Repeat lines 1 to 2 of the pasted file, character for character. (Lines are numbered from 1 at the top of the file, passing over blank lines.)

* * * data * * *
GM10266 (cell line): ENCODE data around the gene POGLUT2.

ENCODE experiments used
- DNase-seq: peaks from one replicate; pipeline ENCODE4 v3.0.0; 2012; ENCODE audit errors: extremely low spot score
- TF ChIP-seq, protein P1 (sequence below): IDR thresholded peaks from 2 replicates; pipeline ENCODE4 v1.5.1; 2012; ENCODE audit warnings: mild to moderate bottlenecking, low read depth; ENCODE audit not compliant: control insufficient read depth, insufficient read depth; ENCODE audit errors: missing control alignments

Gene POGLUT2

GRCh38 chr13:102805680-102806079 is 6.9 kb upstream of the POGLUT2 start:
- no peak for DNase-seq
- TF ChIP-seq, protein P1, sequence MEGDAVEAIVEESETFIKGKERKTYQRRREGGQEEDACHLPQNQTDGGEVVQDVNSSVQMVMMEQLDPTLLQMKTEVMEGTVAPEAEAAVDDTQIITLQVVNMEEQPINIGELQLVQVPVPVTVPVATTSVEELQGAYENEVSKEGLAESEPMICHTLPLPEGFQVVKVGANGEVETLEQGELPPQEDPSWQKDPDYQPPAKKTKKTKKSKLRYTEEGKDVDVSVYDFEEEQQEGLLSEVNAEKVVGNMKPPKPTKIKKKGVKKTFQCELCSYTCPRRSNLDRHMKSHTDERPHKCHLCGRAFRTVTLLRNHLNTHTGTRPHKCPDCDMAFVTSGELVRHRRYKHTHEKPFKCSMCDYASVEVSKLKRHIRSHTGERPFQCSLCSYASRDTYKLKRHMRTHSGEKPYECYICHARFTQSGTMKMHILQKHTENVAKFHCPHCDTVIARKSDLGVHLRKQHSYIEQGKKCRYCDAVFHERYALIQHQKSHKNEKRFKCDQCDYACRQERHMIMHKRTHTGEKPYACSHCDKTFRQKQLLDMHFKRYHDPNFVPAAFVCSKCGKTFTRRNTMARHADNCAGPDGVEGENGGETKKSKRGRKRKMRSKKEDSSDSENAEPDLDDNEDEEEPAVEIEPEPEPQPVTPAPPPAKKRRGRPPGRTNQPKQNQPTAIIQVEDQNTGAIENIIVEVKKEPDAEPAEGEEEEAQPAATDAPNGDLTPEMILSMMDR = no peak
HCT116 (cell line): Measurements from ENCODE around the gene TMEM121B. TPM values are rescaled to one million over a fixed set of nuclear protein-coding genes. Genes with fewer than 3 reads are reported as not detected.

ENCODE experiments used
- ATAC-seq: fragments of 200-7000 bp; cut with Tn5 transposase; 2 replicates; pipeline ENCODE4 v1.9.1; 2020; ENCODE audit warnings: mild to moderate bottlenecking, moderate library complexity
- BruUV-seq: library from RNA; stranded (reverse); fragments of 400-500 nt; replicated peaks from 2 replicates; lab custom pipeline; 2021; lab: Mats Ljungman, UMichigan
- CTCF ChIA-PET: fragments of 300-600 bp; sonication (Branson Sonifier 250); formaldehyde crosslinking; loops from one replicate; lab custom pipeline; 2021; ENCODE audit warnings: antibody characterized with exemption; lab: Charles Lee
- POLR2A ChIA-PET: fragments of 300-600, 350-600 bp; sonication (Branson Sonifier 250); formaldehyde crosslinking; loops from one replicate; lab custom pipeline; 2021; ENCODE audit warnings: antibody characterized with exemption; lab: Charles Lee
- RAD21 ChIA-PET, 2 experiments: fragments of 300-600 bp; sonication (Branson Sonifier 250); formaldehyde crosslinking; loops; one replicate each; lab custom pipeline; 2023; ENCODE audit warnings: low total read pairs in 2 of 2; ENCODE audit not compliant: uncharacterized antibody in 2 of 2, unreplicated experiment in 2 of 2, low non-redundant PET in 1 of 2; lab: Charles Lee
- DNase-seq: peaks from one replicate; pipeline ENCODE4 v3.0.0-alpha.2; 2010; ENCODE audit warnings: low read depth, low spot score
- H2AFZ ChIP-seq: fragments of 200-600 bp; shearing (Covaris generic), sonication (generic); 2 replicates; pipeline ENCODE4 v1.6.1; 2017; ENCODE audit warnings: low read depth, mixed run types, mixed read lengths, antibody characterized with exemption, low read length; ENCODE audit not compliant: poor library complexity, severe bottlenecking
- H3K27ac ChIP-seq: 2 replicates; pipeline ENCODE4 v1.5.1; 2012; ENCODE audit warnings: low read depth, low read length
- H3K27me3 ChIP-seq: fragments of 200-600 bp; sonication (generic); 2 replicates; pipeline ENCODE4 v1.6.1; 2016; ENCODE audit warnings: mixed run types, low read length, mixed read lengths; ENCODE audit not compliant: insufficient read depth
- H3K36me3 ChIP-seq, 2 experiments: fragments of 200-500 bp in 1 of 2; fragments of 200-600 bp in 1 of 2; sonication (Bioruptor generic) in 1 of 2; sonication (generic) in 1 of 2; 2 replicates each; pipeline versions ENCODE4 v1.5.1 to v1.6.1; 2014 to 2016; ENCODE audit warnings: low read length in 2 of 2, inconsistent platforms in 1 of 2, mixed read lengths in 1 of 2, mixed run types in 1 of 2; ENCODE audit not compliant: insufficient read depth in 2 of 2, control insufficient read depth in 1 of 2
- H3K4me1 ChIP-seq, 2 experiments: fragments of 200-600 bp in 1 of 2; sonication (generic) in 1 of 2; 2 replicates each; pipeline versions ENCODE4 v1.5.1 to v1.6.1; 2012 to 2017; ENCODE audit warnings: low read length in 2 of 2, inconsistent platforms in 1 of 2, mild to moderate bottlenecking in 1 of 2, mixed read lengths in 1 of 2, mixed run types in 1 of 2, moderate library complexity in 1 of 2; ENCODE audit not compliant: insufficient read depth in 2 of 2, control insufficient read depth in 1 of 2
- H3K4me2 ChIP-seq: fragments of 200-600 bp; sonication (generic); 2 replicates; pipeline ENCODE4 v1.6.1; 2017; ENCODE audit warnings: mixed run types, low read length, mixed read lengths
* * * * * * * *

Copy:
GM10266 (cell line): ENCODE data around the gene POGLUT2.

ENCODE experiments used